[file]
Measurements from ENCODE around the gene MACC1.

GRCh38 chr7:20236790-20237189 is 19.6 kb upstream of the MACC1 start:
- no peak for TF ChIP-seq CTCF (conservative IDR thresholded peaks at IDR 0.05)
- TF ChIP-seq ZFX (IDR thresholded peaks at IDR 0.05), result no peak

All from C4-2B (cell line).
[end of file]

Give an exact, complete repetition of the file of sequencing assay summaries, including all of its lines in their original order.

Measurements from ENCODE around the gene MACC1.

GRCh38 chr7:20236790-20237189 is 19.6 kb upstream of the MACC1 start:
- no peak for TF ChIP-seq CTCF (conservative IDR thresholded peaks at IDR 0.05)
- TF ChIP-seq ZFX (IDR thresholded peaks at IDR 0.05), result no peak

All from C4-2B (cell line).